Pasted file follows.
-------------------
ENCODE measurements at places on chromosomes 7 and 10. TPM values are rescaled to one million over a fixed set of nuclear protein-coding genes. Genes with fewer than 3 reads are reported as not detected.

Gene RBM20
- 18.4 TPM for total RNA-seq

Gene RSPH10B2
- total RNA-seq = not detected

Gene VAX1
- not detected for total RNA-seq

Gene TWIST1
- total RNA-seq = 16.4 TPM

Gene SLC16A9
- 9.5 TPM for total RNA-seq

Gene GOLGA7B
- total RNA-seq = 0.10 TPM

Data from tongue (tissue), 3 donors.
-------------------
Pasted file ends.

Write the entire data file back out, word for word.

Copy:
ENCODE measurements at places on chromosomes 7 and 10. TPM values are rescaled to one million over a fixed set of nuclear protein-coding genes. Genes with fewer than 3 reads are reported as not detected.

Gene RBM20
- 18.4 TPM for total RNA-seq

Gene RSPH10B2
- total RNA-seq = not detected

Gene VAX1
- not detected for total RNA-seq

Gene TWIST1
- total RNA-seq = 16.4 TPM

Gene SLC16A9
- 9.5 TPM for total RNA-seq

Gene GOLGA7B
- total RNA-seq = 0.10 TPM

Data from tongue (tissue), 3 donors.